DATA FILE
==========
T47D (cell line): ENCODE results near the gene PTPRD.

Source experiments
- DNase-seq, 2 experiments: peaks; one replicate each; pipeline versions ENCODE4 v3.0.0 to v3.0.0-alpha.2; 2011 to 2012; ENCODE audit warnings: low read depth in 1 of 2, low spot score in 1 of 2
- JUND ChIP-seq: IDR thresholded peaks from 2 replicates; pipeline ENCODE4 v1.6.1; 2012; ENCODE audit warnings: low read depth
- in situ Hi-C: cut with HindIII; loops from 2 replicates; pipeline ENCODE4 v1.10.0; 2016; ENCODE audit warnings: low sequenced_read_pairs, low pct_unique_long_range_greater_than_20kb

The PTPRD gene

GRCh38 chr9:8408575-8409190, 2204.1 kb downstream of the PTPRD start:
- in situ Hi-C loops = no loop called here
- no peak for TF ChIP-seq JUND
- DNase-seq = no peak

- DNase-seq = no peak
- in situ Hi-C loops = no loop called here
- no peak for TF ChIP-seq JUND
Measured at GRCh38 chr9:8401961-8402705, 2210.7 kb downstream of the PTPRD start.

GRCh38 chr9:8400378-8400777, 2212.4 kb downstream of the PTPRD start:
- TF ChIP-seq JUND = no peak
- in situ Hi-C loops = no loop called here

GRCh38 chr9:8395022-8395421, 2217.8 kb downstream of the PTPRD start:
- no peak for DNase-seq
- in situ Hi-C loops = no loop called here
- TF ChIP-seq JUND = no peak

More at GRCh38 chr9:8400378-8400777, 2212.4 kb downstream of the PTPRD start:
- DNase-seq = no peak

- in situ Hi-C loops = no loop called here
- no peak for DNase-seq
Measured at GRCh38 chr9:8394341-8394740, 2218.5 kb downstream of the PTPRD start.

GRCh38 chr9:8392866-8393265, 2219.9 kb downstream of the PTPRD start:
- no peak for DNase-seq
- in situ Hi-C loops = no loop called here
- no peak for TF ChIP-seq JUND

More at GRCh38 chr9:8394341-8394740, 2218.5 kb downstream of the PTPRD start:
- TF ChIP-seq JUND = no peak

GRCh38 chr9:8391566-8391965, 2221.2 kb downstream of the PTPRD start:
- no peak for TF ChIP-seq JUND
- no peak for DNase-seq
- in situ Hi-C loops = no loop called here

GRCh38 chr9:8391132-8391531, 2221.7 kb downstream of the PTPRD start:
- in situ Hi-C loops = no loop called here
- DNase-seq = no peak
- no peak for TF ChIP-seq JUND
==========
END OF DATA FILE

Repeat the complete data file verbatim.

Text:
T47D (cell line): ENCODE results near the gene PTPRD.

Source experiments
- DNase-seq, 2 experiments: peaks; one replicate each; pipeline versions ENCODE4 v3.0.0 to v3.0.0-alpha.2; 2011 to 2012; ENCODE audit warnings: low read depth in 1 of 2, low spot score in 1 of 2
- JUND ChIP-seq: IDR thresholded peaks from 2 replicates; pipeline ENCODE4 v1.6.1; 2012; ENCODE audit warnings: low read depth
- in situ Hi-C: cut with HindIII; loops from 2 replicates; pipeline ENCODE4 v1.10.0; 2016; ENCODE audit warnings: low sequenced_read_pairs, low pct_unique_long_range_greater_than_20kb

The PTPRD gene

GRCh38 chr9:8408575-8409190, 2204.1 kb downstream of the PTPRD start:
- in situ Hi-C loops = no loop called here
- no peak for TF ChIP-seq JUND
- DNase-seq = no peak

- DNase-seq = no peak
- in situ Hi-C loops = no loop called here
- no peak for TF ChIP-seq JUND
Measured at GRCh38 chr9:8401961-8402705, 2210.7 kb downstream of the PTPRD start.

GRCh38 chr9:8400378-8400777, 2212.4 kb downstream of the PTPRD start:
- TF ChIP-seq JUND = no peak
- in situ Hi-C loops = no loop called here

GRCh38 chr9:8395022-8395421, 2217.8 kb downstream of the PTPRD start:
- no peak for DNase-seq
- in situ Hi-C loops = no loop called here
- TF ChIP-seq JUND = no peak

More at GRCh38 chr9:8400378-8400777, 2212.4 kb downstream of the PTPRD start:
- DNase-seq = no peak

- in situ Hi-C loops = no loop called here
- no peak for DNase-seq
Measured at GRCh38 chr9:8394341-8394740, 2218.5 kb downstream of the PTPRD start.

GRCh38 chr9:8392866-8393265, 2219.9 kb downstream of the PTPRD start:
- no peak for DNase-seq
- in situ Hi-C loops = no loop called here
- no peak for TF ChIP-seq JUND

More at GRCh38 chr9:8394341-8394740, 2218.5 kb downstream of the PTPRD start:
- TF ChIP-seq JUND = no peak

GRCh38 chr9:8391566-8391965, 2221.2 kb downstream of the PTPRD start:
- no peak for TF ChIP-seq JUND
- no peak for DNase-seq
- in situ Hi-C loops = no loop called here

GRCh38 chr9:8391132-8391531, 2221.7 kb downstream of the PTPRD start:
- in situ Hi-C loops = no loop called here
- DNase-seq = no peak
- no peak for TF ChIP-seq JUND